Japan’s Struggle with the Past for the Future

Rebecca Graf
6 min readAug 7, 2018

A New World

A nation rich in history, Japan has found itself in a new world with news rules. The world has grown significantly smaller economically, politically, and technologically.

Since the West made its presence known in the East rapid changes have come upon the ancient land. With it has come the need to re-identify itself. This has come to mean for Japan a struggle in balancing nationalist pride and facing the mistakes of the past.

Beginning of an Identity Crisis

Beginning in the Tokugawa period that stretched from the 1600s into the late 1800s, the struggles of modern Japan found itself. In the later years of the period, warriors who had found their entire sense of self-worth in what they did “suffered a troubling identity crisis.”

The need for established tradition was fading fast. With the West coming into the picture, Japan was finding itself “inadequate to deal with new pressures at home and from outside.” Unrest and confusion faced the Japanese. This added to the decline of the Tokugawa power.

Western Influence

As the increase presence of Western merchants and politicians became evident, so did the realization that Japan’s world was about to change. With each new ship that entered Japan’s harbors from the West, it became evident that they were “powerful symbols” of the “capitalist and nationalist revolutions” that were changing Europe and “reaching beyond to transform the world.” This added fuel to the unrest and confusion in Japan giving it a chance to overthrow the Tokugawa and reach out for something else.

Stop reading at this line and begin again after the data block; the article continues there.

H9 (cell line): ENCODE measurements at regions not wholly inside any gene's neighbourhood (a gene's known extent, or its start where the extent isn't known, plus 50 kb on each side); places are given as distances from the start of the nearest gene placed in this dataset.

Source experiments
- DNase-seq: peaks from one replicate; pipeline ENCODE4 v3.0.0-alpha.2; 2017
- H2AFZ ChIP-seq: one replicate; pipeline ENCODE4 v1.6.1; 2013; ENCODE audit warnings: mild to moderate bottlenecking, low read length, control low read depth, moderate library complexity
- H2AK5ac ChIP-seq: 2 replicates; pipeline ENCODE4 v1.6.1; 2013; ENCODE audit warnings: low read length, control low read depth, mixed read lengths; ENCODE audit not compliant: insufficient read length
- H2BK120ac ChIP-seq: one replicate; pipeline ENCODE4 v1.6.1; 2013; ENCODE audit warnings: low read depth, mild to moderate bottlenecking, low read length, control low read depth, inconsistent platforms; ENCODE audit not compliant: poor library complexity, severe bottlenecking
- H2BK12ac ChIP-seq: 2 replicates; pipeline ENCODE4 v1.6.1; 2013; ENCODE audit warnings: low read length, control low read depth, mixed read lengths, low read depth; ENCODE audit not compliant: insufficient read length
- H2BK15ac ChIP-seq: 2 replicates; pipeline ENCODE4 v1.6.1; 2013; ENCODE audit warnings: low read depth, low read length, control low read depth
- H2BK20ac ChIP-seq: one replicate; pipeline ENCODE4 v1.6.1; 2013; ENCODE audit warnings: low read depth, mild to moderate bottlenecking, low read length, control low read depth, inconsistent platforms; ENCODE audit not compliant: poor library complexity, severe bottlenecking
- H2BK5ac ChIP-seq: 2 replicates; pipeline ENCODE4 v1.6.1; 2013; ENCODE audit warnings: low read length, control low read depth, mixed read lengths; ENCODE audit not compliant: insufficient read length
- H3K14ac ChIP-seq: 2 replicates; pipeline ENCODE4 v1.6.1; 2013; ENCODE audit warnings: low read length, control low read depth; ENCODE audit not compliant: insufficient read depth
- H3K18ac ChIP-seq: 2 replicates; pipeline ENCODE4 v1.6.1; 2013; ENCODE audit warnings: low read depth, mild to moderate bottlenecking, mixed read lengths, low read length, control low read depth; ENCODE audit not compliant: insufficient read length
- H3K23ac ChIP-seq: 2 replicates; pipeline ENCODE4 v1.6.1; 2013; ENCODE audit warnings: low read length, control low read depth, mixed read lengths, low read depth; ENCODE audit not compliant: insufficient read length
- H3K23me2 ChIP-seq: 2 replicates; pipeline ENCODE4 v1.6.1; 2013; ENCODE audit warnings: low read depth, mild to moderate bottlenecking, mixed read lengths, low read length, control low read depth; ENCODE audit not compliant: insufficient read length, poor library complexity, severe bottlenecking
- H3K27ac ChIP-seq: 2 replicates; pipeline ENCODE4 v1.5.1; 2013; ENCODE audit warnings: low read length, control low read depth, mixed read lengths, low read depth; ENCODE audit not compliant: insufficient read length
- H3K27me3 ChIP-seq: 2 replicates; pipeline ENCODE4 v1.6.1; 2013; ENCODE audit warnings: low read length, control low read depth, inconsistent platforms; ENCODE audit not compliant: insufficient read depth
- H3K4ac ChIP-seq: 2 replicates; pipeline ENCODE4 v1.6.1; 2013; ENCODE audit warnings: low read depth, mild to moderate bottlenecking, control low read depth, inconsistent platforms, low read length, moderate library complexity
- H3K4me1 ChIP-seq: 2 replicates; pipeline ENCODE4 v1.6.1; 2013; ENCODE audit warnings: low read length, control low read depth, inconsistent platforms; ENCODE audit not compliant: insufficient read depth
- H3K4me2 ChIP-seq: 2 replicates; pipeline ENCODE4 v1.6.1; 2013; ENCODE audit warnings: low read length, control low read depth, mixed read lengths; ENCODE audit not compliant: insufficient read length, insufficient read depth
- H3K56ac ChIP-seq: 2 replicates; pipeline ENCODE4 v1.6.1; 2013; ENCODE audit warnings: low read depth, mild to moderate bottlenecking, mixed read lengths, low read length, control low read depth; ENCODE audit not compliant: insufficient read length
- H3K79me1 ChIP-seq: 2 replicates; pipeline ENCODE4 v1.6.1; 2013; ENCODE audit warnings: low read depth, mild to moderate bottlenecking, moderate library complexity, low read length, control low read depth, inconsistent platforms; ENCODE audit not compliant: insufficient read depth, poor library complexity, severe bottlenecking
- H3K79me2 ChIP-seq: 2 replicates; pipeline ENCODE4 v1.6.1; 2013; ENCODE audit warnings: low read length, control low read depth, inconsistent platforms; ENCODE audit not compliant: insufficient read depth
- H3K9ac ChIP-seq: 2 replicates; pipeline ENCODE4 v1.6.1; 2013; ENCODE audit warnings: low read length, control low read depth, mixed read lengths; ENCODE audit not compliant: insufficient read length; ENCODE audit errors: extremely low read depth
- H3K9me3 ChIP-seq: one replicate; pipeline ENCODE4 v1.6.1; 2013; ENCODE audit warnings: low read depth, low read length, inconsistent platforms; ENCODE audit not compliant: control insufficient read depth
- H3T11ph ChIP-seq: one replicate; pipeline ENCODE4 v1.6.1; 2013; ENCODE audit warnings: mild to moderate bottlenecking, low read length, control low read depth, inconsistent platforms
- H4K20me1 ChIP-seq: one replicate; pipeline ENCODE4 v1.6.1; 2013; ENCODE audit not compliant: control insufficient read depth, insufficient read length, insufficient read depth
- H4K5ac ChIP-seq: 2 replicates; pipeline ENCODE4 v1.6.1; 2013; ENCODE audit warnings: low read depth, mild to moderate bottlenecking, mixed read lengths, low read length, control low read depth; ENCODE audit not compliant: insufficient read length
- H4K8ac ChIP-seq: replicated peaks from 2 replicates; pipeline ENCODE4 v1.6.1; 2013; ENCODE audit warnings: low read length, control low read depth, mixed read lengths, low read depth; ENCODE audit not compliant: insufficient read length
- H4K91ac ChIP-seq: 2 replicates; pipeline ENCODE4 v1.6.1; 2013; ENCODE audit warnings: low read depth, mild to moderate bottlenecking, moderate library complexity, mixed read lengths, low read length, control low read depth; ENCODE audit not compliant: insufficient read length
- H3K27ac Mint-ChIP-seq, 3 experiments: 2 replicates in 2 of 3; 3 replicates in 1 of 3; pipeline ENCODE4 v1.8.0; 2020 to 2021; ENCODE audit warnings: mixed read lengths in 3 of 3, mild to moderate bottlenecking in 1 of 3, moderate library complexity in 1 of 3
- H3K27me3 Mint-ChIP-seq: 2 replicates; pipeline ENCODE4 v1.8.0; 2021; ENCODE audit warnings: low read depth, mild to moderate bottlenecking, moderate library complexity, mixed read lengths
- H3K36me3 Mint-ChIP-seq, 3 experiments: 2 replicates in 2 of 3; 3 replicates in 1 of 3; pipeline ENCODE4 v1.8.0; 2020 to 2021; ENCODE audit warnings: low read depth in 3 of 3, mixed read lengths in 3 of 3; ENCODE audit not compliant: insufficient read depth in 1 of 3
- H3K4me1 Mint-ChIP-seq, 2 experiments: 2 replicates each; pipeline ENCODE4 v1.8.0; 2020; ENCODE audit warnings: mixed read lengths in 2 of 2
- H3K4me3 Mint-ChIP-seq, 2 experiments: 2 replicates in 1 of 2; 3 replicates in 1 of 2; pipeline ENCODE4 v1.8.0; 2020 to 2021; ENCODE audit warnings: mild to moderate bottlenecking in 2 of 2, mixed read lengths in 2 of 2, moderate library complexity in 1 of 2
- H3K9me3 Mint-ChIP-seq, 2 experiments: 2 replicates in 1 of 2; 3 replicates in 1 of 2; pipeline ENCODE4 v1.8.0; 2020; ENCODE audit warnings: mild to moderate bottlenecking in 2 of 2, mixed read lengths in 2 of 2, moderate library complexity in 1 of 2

With the whispers of overthrowing the Tokugawa came official diplomatic relations with the West that only added to the distress of Japan. Trying to pull away from the world encroaching on them, Japan tried an isolationist policy. This worked to some degree until the early 1800s when the Dutch sent word that Japan could not remain that way.

The world was changing whether Japan liked it or not. Japan could no longer remain outside world politics and economics as “the commercial networks and diplomatic order that the Western powers were spreading…



Rebecca Graf

Writer for ten years, lover of education, and degrees in business, history, and English. Striving to become a Renassiance woman. www.writerrebeccagraf.com